Fun and adventure for three old men

A banda by the lake at Camp Carnelly’s. PHOTO | JAN FOX

What you need to know:

  • Roger was wondering what time his wife would be waking up in the UK so he could ask her to cancel all his credit cards.
  • A fish eagle was calling from a tree by the lakeshore, and a sunbird was flitting from blossom to blossom near the banda’s veranda.

Peter came back the other day. This is the Peter who featured in my very first Going Places 29 years ago — 1991.

He was recently here on holiday from the United Kingdom, and I took him for a picnic to Lake Magadi. I love that place — its wildness and stark beauty. But when we arrived, Peter asked, “Why have you brought me here?” As I said in that first article, I can never be sure that others will like what I like.

Anyway, Peter had brought his friend Roger with him. I asked Peter what he would like to do, and he said he was interested in birds.

POLITICS

I then asked about Roger. “Oh, Roger will be fine,” Peter said. “He loves talking about politics and, anyway, he will go with the flow.”

I thought I was onto a winner and chose another lake. I booked Camp Carnelly’s at Lake Naivasha, which must be one of the finest birding sites in the world. At Carnelly’s, the best bandas go for only Sh8,000 a night — per banda and not per person.

They have a view of the lake, comfortable beds and hot showers. And the food in the bar-restaurant is special; varied, imaginative and more sophisticated than you might expect from a place called a camp.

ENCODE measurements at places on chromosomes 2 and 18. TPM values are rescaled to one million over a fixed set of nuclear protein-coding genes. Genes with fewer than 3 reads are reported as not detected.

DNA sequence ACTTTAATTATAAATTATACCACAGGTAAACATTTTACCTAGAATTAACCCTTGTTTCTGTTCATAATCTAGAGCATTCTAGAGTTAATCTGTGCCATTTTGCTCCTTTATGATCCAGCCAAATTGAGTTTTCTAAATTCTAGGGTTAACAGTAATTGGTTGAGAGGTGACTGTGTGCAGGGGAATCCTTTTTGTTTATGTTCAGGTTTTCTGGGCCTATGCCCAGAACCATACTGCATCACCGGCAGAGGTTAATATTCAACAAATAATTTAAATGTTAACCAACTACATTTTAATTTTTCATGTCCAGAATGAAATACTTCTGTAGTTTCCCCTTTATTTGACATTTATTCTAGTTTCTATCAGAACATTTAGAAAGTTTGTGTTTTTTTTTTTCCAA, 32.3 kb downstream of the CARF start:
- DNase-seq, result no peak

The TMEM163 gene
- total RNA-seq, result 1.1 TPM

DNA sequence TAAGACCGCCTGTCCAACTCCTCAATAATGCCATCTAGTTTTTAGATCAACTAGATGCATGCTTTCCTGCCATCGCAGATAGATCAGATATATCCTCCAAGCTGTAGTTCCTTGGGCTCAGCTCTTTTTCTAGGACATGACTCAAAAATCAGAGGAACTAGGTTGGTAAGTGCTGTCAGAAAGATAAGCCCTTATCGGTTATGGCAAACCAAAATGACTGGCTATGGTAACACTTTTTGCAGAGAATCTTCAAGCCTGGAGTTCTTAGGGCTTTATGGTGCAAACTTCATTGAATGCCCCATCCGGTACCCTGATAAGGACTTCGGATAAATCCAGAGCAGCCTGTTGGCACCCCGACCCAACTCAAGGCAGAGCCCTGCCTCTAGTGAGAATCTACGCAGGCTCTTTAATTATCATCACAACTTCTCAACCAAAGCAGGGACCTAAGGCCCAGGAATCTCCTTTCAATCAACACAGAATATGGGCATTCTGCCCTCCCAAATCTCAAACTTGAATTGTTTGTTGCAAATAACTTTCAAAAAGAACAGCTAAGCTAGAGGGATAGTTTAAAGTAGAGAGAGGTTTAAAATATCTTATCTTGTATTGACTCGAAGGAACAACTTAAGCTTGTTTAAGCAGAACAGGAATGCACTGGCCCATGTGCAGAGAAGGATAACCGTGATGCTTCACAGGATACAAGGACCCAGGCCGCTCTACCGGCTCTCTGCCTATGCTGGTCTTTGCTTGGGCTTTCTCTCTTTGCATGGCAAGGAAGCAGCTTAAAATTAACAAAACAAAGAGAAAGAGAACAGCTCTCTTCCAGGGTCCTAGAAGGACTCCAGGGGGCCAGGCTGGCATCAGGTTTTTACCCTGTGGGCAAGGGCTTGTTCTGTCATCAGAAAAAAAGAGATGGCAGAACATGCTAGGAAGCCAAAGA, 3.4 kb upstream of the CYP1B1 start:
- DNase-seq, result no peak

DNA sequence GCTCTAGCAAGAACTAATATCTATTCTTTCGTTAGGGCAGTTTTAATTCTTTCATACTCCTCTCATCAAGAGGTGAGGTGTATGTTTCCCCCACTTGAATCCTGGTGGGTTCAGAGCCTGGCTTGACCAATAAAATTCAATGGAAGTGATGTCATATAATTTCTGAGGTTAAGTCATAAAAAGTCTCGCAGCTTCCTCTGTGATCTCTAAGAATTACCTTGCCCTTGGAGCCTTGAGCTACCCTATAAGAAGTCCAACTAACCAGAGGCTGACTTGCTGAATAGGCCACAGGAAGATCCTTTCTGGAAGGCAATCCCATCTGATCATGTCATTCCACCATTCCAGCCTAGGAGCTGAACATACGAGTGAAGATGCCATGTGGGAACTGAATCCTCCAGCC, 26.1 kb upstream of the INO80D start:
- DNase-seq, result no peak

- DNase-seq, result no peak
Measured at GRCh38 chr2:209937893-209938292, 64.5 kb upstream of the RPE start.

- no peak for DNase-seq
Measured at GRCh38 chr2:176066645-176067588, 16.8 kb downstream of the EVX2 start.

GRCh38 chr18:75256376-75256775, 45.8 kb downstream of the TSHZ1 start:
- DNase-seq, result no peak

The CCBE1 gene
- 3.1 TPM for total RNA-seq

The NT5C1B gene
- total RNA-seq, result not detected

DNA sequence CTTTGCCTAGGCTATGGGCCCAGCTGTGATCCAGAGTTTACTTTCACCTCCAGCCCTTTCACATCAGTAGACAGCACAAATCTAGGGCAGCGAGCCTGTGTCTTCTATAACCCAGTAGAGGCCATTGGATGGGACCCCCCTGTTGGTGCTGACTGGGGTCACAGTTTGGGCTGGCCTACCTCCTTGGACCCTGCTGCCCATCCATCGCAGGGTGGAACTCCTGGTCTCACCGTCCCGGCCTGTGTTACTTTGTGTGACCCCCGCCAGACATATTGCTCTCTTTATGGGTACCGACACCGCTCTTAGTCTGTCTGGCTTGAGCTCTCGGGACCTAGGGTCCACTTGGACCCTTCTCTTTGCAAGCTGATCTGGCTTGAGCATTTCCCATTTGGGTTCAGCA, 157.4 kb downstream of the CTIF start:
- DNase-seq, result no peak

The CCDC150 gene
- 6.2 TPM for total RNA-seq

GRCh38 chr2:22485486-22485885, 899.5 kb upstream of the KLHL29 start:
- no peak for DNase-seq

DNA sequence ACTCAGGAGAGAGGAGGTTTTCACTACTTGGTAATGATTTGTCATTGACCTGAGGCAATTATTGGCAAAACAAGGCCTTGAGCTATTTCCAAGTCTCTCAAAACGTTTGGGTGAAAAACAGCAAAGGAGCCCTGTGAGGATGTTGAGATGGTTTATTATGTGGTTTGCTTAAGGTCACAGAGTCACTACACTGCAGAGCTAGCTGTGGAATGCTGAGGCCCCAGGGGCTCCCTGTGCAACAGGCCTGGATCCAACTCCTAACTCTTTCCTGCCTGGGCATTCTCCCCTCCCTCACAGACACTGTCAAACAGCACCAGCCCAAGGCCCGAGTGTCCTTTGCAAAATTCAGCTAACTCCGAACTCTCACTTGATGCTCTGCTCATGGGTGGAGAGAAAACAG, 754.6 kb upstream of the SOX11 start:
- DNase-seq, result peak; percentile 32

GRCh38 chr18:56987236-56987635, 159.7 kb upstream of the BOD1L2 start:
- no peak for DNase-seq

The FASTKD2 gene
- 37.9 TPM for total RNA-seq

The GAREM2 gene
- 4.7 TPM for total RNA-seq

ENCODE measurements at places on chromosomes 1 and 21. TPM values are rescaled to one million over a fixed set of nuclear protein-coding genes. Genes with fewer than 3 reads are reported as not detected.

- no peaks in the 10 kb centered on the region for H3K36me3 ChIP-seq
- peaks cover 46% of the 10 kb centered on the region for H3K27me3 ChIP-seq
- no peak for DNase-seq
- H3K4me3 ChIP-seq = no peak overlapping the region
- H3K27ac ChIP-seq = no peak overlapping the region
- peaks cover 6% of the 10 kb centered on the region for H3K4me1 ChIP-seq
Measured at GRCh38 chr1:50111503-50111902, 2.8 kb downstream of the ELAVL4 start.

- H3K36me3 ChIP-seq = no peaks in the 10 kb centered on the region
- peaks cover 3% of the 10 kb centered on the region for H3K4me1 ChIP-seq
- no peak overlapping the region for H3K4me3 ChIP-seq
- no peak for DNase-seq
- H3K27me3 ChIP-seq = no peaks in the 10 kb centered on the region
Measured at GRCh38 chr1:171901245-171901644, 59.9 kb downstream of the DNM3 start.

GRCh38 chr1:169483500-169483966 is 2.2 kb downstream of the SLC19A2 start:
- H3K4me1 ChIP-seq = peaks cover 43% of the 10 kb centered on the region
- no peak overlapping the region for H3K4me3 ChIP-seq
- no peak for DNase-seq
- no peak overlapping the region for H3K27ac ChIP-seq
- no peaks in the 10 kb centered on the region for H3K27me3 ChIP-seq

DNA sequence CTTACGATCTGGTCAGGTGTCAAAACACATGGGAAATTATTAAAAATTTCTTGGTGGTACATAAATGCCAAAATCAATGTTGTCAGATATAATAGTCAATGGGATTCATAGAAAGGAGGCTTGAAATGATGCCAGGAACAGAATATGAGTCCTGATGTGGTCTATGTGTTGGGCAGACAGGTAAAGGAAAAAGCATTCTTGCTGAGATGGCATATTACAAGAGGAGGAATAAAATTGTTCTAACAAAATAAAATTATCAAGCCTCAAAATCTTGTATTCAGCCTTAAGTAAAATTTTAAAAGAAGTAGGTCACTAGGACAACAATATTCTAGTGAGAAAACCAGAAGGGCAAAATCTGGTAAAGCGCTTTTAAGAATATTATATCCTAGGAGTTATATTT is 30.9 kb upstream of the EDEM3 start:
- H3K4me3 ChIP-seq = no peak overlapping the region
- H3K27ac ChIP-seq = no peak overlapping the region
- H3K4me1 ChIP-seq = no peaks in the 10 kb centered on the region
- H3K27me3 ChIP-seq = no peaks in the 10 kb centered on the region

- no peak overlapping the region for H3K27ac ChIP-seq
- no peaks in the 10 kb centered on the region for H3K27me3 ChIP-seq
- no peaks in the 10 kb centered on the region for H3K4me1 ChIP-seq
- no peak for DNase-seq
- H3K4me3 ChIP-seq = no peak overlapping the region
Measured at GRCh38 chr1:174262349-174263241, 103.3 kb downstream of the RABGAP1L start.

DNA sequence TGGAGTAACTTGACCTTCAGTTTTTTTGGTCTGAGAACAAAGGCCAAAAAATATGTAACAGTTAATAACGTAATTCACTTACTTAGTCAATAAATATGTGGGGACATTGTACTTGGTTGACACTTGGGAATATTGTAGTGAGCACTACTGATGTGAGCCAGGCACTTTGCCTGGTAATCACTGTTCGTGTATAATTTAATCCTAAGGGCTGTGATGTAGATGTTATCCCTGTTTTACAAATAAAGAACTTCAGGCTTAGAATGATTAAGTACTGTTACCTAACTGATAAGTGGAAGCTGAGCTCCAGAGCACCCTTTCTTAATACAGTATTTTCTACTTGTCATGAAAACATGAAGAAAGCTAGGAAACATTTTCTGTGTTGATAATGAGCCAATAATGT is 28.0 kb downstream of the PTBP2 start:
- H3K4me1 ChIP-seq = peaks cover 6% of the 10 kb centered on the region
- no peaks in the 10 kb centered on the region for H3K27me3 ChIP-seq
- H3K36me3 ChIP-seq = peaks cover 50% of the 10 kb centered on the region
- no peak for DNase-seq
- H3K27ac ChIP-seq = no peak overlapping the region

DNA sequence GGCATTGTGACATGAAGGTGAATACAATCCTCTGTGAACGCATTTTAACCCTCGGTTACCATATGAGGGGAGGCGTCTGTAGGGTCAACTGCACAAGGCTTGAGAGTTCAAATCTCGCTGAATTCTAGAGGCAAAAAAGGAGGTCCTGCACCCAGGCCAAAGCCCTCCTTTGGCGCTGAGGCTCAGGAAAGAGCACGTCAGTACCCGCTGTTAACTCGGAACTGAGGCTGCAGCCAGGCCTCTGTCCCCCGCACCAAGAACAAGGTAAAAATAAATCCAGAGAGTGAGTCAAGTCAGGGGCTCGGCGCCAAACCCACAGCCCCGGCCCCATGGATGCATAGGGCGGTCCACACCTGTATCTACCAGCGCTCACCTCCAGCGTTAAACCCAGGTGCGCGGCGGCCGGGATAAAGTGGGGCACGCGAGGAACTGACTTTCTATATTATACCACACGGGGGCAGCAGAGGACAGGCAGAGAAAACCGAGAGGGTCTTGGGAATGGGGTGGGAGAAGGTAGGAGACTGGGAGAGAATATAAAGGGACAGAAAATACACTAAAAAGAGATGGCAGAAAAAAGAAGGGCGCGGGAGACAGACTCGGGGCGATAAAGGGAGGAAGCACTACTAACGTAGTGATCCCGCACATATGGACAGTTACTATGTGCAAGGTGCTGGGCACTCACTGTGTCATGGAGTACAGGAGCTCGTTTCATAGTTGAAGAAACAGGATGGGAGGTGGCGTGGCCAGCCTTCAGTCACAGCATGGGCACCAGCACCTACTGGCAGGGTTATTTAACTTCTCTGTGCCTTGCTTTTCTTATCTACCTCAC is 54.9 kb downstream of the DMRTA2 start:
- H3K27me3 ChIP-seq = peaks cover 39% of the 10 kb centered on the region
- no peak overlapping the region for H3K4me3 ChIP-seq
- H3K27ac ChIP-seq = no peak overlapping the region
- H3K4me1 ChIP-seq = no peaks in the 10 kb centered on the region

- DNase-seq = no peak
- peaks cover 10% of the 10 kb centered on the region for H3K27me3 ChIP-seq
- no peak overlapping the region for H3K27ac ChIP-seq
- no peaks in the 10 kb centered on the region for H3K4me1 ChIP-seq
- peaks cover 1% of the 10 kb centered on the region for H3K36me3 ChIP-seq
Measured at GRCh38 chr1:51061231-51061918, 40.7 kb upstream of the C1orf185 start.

However, on the way there, Peter told me he had been reading that most unreliable guide, Trip Advisor, and someone had written that the bandas at Carnelly’s are overrated and overpriced; the windows have no glass, and there are clouds of mosquitos.

So I was relieved when we found that their allocated Banda 3 had glass windows. A fish eagle was calling from a tree by the lakeshore, and a sunbird was flitting from blossom to blossom near the banda’s veranda. Idyllic.

BREAKFAST

So when I met up with them during breakfast — a full English breakfast included in the room price — I expected smiley faces. But both looked down in the mouth.

“Is there a problem?” I asked.

“Roger has lost his wallet. We think it must have been stolen,” Peter said.

It was a sombre breakfast. Roger was wondering what time his wife would be waking up in the UK so he could ask her to cancel all his credit cards.

But then he said, “Just a minute!” He put his hand in the left back pocket of his shorts and pulled out his wallet. He had suddenly remembered that before going to bed he moved the wallet from his trousers to his shorts, and he must have put it in the wrong pocket.

Later, when closing the back door of my Defender after arriving at the Fish Eagle Hotel to watch the England vs Ireland rugby match, Peter slammed the door and smashed my finger. I have never felt such pain. For the first time in my life I fainted.

TWO FRIENDS

After recovering a few minutes later, I sat at the bar with my two friends to watch the match. The barman couldn’t find the right channel. We hassled him for quite a while until I Googled to check the start time — only to discover that the match was scheduled for the next day.

Otherwise, the day was fine. The sun stayed out. The morning boat ride with Robert, the excellent guide from Carnelly’s, was very successful. Peter saw plenty of birds. Roger went well with the flow. The lunch down the road at the Ranch House Bistro went down well too. And the whiskey I drank instead of eating dinner in order to dull the pain of my crushed finger ensured a good night’s sleep.

If any of you has watched the British comedy Last of the Summer Wine …. the day for us three old men was just like that.

Fox is chairman of iDC

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